City on shark alert


Outer Bamnks diving on the Great Escape Southern California Live-Aboard Dive Boat

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Posted by on November 16, 2004 at 02:34:03:

In Reply to: GWS eats woman in South Africa posted by on November 15, 2004 at 21:00:16:

Cape Town - Someone who watched a huge shark kill an elderly woman at Fish Hoek said: "Never again will I go into the water after what I had to watch this morning."

The attack came on Monday morning when 78-year-old Tyna Webb, who had swum almost every day at Sunny Cove for the past 17 years, went out in the water about 06:55.

The person who saw the attack was one of 15 who later had to receive trauma counselling.

Webb was attacked by what is suspected to have been a six-metre Great White shark about 150m from the beach.

The attack did not, however, deter everyone.

By late on Monday afternoon, a couple of brave souls braved the False Bay waters again.

Tony Donkin, another witness to the attack, said he would definitely swim again.

"I have been swimming here for 50 years," he said at Sunny Cove beach on Monday. "What happened will not deter me from swimming again."

Had been warned about going out too far

A few kilometres further, at Muizenberg, bather Wesley van der Merwe said one had more chance of dying in a car accident than in a shark attack.

Clive Wakeford, president of the Fish Hoek Life-savers Club, said he had asked Webb, after previous shark-attack warnings, not to go out that far on her own.

"But, she was a philosophical person and said what would be, would be."

Paul Dennett, rear commodore of sailing of the False Bay Yacht Club, saw the attack from the balcony of his house.

"I saw a struggle in the water, and there was blood everywhere," he said on Monday.

"Initially, it looked like a seal, but then I realised it was a shark and that it had a human in its jaws.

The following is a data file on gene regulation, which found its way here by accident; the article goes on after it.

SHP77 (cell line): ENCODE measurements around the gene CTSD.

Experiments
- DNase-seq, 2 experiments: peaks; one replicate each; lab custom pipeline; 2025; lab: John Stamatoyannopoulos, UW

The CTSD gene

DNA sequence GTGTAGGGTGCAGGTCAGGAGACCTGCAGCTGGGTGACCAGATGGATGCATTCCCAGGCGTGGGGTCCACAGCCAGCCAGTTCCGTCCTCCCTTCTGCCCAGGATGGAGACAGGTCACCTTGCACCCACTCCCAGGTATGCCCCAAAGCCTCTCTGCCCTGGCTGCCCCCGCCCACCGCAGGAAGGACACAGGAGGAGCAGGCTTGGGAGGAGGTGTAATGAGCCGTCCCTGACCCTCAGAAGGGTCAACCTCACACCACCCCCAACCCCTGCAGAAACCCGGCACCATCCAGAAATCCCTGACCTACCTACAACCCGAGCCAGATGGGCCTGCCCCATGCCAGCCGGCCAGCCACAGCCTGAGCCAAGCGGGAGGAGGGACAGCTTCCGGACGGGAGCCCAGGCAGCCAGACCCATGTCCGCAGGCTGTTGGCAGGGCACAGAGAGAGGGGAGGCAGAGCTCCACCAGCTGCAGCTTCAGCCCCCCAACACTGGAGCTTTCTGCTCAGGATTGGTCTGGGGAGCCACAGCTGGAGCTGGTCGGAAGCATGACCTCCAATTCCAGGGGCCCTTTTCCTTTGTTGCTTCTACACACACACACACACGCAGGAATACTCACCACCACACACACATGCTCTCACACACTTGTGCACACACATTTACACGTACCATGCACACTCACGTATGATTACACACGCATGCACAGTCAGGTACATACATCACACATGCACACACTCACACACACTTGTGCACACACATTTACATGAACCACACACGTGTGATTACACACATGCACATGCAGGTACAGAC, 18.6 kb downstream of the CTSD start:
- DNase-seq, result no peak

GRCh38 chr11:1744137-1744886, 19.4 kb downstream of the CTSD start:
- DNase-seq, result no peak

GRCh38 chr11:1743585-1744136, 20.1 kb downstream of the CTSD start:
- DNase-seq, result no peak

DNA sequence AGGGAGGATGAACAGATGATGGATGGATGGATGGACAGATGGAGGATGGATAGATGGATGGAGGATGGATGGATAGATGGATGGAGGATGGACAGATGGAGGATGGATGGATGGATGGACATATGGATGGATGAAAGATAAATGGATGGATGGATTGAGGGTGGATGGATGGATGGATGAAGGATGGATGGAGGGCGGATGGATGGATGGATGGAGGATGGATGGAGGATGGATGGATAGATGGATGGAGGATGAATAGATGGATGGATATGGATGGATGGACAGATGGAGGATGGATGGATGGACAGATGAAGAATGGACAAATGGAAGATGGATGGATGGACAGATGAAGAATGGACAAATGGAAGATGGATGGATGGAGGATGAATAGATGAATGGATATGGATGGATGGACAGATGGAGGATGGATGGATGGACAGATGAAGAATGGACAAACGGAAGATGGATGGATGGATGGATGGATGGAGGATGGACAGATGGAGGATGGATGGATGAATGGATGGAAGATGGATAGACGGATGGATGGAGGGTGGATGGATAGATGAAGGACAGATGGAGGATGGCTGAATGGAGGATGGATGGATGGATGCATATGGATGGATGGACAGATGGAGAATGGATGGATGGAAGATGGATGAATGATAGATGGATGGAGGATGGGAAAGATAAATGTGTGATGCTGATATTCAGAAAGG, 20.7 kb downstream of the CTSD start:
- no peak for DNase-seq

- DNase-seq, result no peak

"All that was left was her red swimming cap."

Although a boat from the NSRI later picked up the swimming cap, there was no sign of Webb's body by late Monday afternoon. The official search for her body was abandoned earlier on Monday.

The shark could have been lured to the area by the movement of white steenbras caught by fishermen in the Fish Hoek bay early on Monday morning.

According to the NSRI, the fishermen released the fish as it is illegal to catch with a trek-net as they were doing.

The fishermen apparently saw a shark near where the fish were released.

Ran to the beach to warn off others

Dennett's fiancée, Tanya Berry, also saw the shark attacking Webb.

"It circled her. Half its body then emerged from the water. It grabbed her and shook her around. There was lots of blood."

Berry started shouting in an attempt to attract the attention of a second swimmer.

While Dennett phoned the emergency services, she ran to the beach with her daughter to warn people intent on going swimming.

"Never again will I go into the water after what I had to watch this morning," said Berry. "I also think shark nets should be put up as a matter of urgency."

Shark experts agreed on Monday, however, that it would overhasty to put up shark nets in False Bay after this attack.

Timothy Atkins, a fisherman from Ocean View, saw how the shark "suddenly swam towards her (Webb)". "It grabbed her in her side and pulled her under the water," he said.

According to him, the shark dragged Webb deeper into the ocean.

"When it saw blood, it became even wilder. It made two turns, and then we did not see the woman again."

Friends who regularly joined Webb when she swam stood on the beach on Monday, devastated.

Saw a huge fin in the water

Carla Reiman said she heard fishermen shouting early in the morning.

"I ran to the beach, and when I arrived there, I saw a huge fin in the water. I then realised there's a shark in the water with her (Webb)."

She said there were two shark warnings on Sunday and one last Saturday.

After the alarm was sounded, a rescue vessel from the NSRI combed the area with a helicopter team of the South African Red Cross's Air Mercy Service and the navy.

According to Ian Klopper of the NSRI, they saw a giant shark from the chopper, but no sign of Webb.

A police diving team searched for the body, but later gave up.

The beach was closed until 20:00 on Monday, and foot patrols were employed.

Dennett said: "Everyone who goes into the ocean knows there is risk involved and, in a small community like ours, many people will think twice now before they go swimming."

According to Cape Town Routes Unlimited, they are not concerned about how the attack will discourage visitors to the Mother City.

Tips for avoiding shark attacks:

# Avoid swimming with an open wound, as sharks can detect blood easily.

# Don't swim at dawn, dusk, and at night when sharks are most active.

# Avoid swimming near open rivers.

# Don't swim alone, always swim in groups.

# When visiting an unfamiliar area, always ask for local advice.

# Be cautious, especially when spear fishing.

# Obey instructions from lifeguards and other beach officials.



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